Introducing Episcopal Church Ecojustice Fellows 2023!
For the first time, a cohort of six young adult Episcopal Ecojustice Fellows have been hired for a five-month fellowship, supported by the Episcopal Church Task Force on the Care of Creation and Environmental Racism. The fellows were selected through an open application process, and represent six different dioceses from around the Church. Focusing on issues of climate change, environmental justice, and eco-theology, the fellows have engaged in formation and training, attending the It’s All About Love conference in Baltimore, MD in July 2023, and are developing ecojustice projects in their local Episcopal communities.
Troy Collazo, Diocese of Southern Virginia:
Troy Collazo is a Virginia Beach Native and former Episcopal Service Corp Member. He was first introduced to the Episcopal Church during his Sophomore year of college and was once discerning the priesthood. He recently completed a Master’s of Public Policy and works in content creation and DEI Education. Troy practices yoga, paints, and has the occasional photo shoot in his free time.
Logan Crews, Diocese of Missouri:
Logan Crews (he/him/she/her) is a recent graduate of Trinity University and an incoming MDiv student at Yale Divinity School. He serves on the World Student Christian Federation-United States student leadership team, organizing global opportunities for Christian students and youth to learn about and carry out justice work. As a journalist and geoscientist, Logan is also passionate about science communication and connecting LGBTQ+ people to nature. Her online ministry, Queer Prayer, can be found on Instagram at @queer_prayer.
Esther Matthieu, Diocese of Utah:
Esther Mathieu is a queer writer and artist from New York City, currently living in Salt Lake City and pursuing a Masters in Environmental Humanities at the University of Utah. Coming from the East Coast, Utah has offered Esther new perspectives on art and the environment, new opportunities to find meaning both indoors and out, and a renewed connection to the Church. Esther’s work explores intersections of art, design, faith, identity, and the environment, and she is excited to have the chance to explore ecojustice questions within a strong faith community.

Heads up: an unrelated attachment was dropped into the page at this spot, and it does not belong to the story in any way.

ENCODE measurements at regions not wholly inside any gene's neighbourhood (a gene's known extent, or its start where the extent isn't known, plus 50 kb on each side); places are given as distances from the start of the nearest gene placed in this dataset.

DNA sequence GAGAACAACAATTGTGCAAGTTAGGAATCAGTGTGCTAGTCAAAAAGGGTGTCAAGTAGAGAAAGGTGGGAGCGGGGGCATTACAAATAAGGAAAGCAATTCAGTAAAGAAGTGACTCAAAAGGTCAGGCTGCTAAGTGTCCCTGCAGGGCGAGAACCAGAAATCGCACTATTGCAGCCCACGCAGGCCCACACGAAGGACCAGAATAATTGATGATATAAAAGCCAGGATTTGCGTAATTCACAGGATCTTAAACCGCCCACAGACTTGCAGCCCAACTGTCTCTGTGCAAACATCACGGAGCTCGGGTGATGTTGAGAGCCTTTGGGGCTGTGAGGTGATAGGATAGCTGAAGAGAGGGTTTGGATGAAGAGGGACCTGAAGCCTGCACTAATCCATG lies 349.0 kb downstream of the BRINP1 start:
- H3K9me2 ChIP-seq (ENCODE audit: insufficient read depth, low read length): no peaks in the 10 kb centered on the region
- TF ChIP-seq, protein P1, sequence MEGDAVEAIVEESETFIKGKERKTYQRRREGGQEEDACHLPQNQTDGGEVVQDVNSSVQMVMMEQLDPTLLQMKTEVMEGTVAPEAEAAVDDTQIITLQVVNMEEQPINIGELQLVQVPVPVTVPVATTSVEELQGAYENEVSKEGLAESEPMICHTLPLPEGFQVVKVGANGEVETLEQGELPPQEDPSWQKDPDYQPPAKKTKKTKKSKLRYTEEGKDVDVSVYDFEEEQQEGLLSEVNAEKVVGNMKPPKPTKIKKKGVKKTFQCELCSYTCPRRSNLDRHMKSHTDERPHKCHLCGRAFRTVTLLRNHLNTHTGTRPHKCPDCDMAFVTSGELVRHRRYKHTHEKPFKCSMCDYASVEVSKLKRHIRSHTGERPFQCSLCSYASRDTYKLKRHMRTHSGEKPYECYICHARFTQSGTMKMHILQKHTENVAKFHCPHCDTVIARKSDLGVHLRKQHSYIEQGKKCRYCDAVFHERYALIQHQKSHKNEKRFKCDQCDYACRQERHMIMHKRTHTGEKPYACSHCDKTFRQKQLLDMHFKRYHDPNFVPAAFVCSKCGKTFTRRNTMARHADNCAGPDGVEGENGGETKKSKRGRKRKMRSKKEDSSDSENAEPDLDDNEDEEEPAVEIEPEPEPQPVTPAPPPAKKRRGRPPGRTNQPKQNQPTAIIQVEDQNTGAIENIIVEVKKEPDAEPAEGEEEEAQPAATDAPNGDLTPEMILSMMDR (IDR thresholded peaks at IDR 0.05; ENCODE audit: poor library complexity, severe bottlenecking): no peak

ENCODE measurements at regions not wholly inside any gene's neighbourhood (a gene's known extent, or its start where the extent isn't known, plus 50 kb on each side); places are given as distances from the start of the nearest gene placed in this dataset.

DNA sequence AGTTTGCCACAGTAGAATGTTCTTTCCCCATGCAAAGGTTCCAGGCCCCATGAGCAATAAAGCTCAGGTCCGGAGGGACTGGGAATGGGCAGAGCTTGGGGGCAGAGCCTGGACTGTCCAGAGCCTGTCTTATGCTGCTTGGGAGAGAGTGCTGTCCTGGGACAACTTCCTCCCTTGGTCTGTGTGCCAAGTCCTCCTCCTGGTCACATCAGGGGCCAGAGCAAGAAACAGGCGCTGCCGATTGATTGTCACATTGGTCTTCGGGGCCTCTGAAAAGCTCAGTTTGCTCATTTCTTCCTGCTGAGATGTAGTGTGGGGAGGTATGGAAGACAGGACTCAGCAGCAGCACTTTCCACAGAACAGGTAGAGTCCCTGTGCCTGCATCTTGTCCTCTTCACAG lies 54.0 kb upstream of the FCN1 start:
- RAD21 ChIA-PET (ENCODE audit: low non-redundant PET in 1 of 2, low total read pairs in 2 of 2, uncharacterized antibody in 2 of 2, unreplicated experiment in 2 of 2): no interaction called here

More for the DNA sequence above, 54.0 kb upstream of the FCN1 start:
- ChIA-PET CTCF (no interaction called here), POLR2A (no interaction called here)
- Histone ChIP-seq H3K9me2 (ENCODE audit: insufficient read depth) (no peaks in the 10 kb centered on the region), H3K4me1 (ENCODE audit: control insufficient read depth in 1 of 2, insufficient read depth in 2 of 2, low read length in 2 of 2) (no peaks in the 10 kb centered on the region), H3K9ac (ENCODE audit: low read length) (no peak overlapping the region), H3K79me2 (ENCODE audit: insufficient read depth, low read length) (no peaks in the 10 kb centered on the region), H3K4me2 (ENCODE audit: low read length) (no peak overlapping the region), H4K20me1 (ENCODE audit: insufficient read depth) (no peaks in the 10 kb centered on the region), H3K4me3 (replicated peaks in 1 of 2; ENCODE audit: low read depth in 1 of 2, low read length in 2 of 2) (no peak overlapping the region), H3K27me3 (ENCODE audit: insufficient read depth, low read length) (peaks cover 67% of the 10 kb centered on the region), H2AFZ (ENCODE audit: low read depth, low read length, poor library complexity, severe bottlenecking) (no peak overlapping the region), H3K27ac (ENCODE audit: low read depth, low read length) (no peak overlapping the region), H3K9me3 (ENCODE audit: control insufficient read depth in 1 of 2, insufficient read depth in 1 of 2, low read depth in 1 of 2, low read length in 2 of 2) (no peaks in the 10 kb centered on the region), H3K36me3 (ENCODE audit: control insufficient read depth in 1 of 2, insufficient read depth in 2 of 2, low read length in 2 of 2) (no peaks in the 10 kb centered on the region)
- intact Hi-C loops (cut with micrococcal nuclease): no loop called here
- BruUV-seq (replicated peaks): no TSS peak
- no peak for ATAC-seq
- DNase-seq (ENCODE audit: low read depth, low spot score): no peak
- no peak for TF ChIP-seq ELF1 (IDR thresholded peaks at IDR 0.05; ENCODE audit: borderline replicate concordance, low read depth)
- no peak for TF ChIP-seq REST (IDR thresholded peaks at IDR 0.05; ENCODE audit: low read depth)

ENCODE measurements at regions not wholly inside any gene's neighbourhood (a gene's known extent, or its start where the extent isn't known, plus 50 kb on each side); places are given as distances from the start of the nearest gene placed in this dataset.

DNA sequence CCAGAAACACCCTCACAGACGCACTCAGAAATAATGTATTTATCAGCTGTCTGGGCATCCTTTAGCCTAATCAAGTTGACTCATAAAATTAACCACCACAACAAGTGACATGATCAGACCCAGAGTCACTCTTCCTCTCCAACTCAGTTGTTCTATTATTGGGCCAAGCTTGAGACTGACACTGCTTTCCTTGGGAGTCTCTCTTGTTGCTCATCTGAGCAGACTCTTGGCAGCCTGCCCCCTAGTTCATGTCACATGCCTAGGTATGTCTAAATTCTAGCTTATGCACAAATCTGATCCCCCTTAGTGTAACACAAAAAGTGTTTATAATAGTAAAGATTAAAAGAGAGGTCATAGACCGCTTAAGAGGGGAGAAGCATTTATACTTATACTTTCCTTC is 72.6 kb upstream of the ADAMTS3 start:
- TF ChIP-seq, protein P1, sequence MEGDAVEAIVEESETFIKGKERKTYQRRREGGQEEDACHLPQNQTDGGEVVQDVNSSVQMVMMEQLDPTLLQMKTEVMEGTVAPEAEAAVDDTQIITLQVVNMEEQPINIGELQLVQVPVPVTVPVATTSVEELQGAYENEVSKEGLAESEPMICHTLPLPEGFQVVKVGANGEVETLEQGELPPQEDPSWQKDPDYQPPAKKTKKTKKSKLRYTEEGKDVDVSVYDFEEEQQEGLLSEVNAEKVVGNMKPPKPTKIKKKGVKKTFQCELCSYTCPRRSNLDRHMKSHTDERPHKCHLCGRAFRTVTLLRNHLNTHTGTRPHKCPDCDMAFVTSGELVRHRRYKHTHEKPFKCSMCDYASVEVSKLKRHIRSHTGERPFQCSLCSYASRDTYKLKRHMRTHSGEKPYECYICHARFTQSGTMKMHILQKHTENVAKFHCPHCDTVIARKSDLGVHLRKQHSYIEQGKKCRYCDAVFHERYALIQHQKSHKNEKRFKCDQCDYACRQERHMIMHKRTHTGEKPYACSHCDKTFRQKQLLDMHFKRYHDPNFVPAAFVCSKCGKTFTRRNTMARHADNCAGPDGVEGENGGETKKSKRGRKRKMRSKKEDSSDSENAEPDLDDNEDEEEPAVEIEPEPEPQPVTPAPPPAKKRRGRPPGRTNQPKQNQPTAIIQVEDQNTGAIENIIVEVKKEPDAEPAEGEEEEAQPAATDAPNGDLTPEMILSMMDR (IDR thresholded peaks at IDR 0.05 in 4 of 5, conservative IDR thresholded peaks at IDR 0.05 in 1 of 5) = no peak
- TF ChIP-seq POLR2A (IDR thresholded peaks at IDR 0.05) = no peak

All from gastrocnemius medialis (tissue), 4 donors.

Dustin Nguyen, Diocese of Los Angeles:
Dustin Vuong Nguyen is on the leadership team of The Gathering: A Space For Asian Pacific American Spirituality, a ministry of the Episcopal Diocese of Los Angeles that provides opportunities for Asian Pacific Americans (APAs) to gather together to tell their stories, learn from one another, engage in initiatives for peace and social justice, and talk about spirituality in the APA context. His story is unique in that he became an Episcopalian thanks to the late Zen master, Thich Nhat Hanh, whose writings harmonize Buddhism with Christianity.
Stephanie Peramas, Diocese of North Carolina
During her study of Sustainable Agriculture and Food Systems in college, Stephanie was introduced to the issue of domestic food insecurity and all of its different components. She became involved in her local food systems’ accessibility, sustainability (both environmentally and systematically), nutrition, and culturally-appropriate diversity. Today, she serves populations experiencing food insecurity as a resident of The Friendship Table, an Episcopal intentional community in High Point, NC, that is based on the Benedictine model of work and prayer life. She understands that increasing the availability, accessibility, and quality of foods necessary to embody God’s vision for us is an environmental, racial, economic, and social justice issue to which we are called to respond.
Matthew Strange, Diocese of Lexington:
Matt Strange serves as Intern for Mission and Outreach with Christ Church Cathedral and is an aspirant for Holy Orders in the Diocese of Lexington. A native of Owingsville, Kentucky, Matt has lived at the intersection of coal country, the Bible Belt, and a looming climate crisis. Seeing how the Bible has been misused to minimize the importance of our environment and the effects of climate change, Matt is passionate about allowing the Gospel to do what it was always meant to: change the world.